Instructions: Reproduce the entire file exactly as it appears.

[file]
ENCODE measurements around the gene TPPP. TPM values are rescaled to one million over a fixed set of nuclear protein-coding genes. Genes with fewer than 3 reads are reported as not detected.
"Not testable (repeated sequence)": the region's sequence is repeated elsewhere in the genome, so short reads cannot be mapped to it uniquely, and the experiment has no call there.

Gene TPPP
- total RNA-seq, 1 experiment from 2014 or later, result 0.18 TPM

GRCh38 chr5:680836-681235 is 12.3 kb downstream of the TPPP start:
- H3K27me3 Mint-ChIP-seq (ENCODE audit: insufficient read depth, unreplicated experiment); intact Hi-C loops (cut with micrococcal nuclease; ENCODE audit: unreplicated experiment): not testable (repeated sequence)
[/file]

ENCODE measurements around the gene TPPP. TPM values are rescaled to one million over a fixed set of nuclear protein-coding genes. Genes with fewer than 3 reads are reported as not detected.
"Not testable (repeated sequence)": the region's sequence is repeated elsewhere in the genome, so short reads cannot be mapped to it uniquely, and the experiment has no call there.

Gene TPPP
- total RNA-seq, 1 experiment from 2014 or later, result 0.18 TPM

GRCh38 chr5:680836-681235 is 12.3 kb downstream of the TPPP start:
- H3K27me3 Mint-ChIP-seq (ENCODE audit: insufficient read depth, unreplicated experiment); intact Hi-C loops (cut with micrococcal nuclease; ENCODE audit: unreplicated experiment): not testable (repeated sequence)